A statue of wine-pickers in Puligny-Montrachet

A Pause to Sip Wine in Burgundy

A few days ago, I set off from our Olive Farm overlooking the Bay of Cannes in the south of France on a nine-hour drive to our northern home east of Paris situated a few miles west of the border to the Champagne region. As I was travelling alone, I decided to take the timing at my own speed rather than my husband’s more hurried pace. In fact, I decided to break the journey with a stopover when and wherever the mood took me. I love such open-ended choices. It feels more like an adventure than a journey. The sun was shining; it was a very warm day. I made five hours without any stress and pulled up in Beaune for petrol and then decided that I would take my pause there. Not in the city centre – it has a one-way system which takes some patience and negotiating. 

Beaune is the wine capital, the epicentre of Burgundy in the Côte d’Or department, also known as the Slopes of Gold.

I checked into a modest hotel on the outskirts of the city. It had an outdoor swimming pool alongside which they were serving dinner accompanied by a choice of fine Burgundy wines. I ate my meal beneath the stars while sipping an excellent Beaune red. Perhaps it was the headiness of the fine wine but I decided that the next morning instead of heading directly to the motorway I would investigate a few of the neighbouring villages along the Burgundy Grand Cru route and try to discover a little of the local wine history about which I am fairly ignorant.

The following morning, I was again blessed by beautiful sunshine, beaming 25C. Perfect for a little motor along the lanes flanked by ancient plane trees. The vineyards were humming with life. The byways were slowed by tractor traffic.  

The cabs of these “speciality” tractors are high off the ground. The body looks very narrow. I assume they are designed specifically for vineyards and are used only for work in vine fields. The tyres roll either side of the vine rows, with the main body of the machine straddling the plants. The design, I think, is to avoid bruising the grapes. 

Most of the tractors I travelled behind were transporting wide-winged spraying machines filled with insecticides, which was a little troubling to see. It must be spraying season.

I had set my mental compass for Puligny-Montrachet, ten kilometres south of Beaune. Here is where some of the world’s most famous white wines are produced. This meticulously kept village with a population of less than 500 inhabitants is a pilgrimage site for many wine connoisseurs. 

Looking about, it seemed that everyone was earning their living through the production of this first-class wine because I was hard put to find a café for a morning cup of coffee and I did not see a single shop. Not so much as a tabac to purchase a copy of Le Monde. Eventually, I came across a lovely bar with outdoor terrace shaded by vines. Hélas, they shrugged, they were only serving wine. Even for me a little after nine in the morning is a bit early to imbibe!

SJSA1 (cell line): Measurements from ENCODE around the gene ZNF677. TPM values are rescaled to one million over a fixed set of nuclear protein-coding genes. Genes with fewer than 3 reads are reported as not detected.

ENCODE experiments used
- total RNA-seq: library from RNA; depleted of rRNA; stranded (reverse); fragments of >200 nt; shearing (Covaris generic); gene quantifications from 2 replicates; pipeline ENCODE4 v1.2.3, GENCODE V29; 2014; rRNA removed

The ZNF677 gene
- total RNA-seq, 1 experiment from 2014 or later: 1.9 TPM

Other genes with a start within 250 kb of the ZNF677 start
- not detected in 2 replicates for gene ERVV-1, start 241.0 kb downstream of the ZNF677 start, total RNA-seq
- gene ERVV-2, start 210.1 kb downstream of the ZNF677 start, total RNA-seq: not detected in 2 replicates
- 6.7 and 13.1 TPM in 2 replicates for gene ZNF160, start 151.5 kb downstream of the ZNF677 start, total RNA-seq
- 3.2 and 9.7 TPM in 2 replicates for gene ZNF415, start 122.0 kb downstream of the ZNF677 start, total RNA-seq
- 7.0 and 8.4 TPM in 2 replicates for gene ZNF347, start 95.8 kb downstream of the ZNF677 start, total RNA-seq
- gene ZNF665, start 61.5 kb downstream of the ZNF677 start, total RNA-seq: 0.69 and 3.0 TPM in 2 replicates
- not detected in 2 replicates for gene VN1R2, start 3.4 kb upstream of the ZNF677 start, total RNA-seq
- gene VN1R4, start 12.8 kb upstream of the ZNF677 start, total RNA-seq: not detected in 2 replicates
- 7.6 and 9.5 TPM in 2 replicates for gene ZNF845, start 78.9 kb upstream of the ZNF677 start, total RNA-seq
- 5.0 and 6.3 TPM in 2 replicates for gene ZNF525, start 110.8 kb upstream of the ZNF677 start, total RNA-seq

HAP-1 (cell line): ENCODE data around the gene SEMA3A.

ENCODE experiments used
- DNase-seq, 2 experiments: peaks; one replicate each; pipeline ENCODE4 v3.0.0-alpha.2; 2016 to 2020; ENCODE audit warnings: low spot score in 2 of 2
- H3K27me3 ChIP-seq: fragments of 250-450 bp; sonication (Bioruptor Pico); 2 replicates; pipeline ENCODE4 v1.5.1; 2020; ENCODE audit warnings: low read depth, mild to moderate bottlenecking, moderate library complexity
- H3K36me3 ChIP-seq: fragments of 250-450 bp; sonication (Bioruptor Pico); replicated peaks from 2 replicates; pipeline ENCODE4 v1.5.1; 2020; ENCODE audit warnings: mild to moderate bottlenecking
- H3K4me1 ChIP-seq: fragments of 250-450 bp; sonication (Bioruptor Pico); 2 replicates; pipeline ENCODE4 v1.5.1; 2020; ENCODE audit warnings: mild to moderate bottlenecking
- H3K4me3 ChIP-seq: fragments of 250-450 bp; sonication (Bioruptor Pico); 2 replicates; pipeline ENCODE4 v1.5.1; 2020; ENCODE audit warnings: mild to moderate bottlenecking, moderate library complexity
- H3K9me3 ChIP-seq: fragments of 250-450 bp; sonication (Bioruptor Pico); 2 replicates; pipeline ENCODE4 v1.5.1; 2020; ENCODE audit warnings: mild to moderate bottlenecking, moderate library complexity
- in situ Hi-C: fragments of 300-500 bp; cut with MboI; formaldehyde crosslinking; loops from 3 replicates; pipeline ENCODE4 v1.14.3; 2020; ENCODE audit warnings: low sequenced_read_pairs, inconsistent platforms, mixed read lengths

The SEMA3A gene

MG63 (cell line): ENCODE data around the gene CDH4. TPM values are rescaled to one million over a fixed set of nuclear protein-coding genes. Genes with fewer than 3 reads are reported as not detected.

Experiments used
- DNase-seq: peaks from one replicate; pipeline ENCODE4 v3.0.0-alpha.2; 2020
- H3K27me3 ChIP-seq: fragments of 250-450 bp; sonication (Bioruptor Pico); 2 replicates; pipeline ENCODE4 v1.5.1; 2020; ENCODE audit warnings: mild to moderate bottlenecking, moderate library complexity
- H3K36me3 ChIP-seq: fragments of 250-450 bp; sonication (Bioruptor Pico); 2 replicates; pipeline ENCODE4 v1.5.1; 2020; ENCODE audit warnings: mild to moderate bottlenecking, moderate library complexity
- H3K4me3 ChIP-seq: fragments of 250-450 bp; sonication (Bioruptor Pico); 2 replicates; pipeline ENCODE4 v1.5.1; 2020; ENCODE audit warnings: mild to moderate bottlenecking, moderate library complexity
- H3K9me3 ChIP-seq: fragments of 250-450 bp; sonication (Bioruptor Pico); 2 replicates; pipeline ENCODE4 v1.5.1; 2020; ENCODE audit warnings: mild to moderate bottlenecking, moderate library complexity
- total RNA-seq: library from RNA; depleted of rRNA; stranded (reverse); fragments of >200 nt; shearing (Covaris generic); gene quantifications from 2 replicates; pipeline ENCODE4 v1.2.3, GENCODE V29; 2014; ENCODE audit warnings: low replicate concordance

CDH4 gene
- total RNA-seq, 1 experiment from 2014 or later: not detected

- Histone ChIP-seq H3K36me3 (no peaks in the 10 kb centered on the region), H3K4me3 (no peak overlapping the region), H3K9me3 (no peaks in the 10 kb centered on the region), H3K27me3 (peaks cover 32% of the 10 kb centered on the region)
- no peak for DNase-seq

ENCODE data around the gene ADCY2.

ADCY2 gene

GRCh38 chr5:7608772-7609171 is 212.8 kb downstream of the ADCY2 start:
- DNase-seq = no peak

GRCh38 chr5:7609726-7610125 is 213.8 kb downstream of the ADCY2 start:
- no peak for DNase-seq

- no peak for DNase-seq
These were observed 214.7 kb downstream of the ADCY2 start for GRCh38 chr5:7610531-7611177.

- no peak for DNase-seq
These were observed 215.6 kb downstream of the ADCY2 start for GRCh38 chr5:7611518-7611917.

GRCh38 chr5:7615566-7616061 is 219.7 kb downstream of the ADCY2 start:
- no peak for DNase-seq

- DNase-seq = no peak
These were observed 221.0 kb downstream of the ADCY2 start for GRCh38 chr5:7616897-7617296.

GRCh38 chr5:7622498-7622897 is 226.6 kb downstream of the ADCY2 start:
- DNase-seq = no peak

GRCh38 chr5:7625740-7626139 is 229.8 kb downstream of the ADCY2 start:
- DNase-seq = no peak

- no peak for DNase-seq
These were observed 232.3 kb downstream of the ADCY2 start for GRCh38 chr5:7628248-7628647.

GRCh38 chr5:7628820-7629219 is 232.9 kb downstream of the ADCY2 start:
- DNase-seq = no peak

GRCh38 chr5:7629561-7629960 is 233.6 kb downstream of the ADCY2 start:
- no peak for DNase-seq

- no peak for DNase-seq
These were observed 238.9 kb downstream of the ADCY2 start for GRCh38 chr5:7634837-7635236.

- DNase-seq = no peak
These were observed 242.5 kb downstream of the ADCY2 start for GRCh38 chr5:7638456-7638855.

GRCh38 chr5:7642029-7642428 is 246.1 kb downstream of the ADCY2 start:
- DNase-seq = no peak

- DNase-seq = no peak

Puligny-Montrachet seemed to exist solely for the produce of its vineyards. All the buildings, clusters of houses and caveaux selling or offering dégustations of the local wines are constructed from the local stone, which is pale in colour, almost white, and very elegant. A caveau, by the way, is historically a vault or a sepulchre where families buried their dead. In modern times here, they are used as wine-tasting cellars. Due to the thick stone walls, they keep the wines ideally cool.

The village of Puligny-Montrachet has two squares, in one of which I drank my morning coffee while watching the world (less than a dozen people!) go about its day. The postman dropped by delivering a couple of parcels to the house alongside the cafe-bistro where I was seated. Four elderlies from Yorkshire cycled by and then decided to stop for coffee. Cycling is a big tourist attraction in this sleepy and very leafy area. Cycling and wine-tasting. The thought of this combination brought some comical images to mind.

As I sat sipping my coffee, I wondered about the history of this lovely settlement which covers a mere 7.28 km2 and yet has a highly-prized international reputation for producing some of the very best wines in the world. The Montrachet whites are produced from the Chardonnay grape. Their reds are pressed from the Pinot Noir or Pinot Nero variety.

The Chardonnay vines were first planted in France in and around Chablis, which is north of both Puligny-Montrachet and Beane. Chablis is yet another town along this Burgundy Grand Cru route that seems entirely dedicated to its wine-production. The Cistercian monks who founded Pontigny Abbey in the Chablis region planted up their Chardonnay vineyards in the 12th Century.

 Abbaye de Pontigny

I got chatting to the lady who was serving the coffees. She told me that the mother monastery for the Cistercians in this region is Cîteaux Abbey in Saint-Nicholas-lès-Citeaux. I confess I hadn’t heard of it till I made this little stopover. Founded on Saint Benedict’s Day (21st March)  in 1098, this was the original house of the Cistercian fathers and it is still occupied today by thirty-five Trappist monks. In the Middle Ages, they produced cheese and, she told me, they still sell their famous cheese.

The monks were originally… [Read the rest of the article at The History Girls >>]

Similar Posts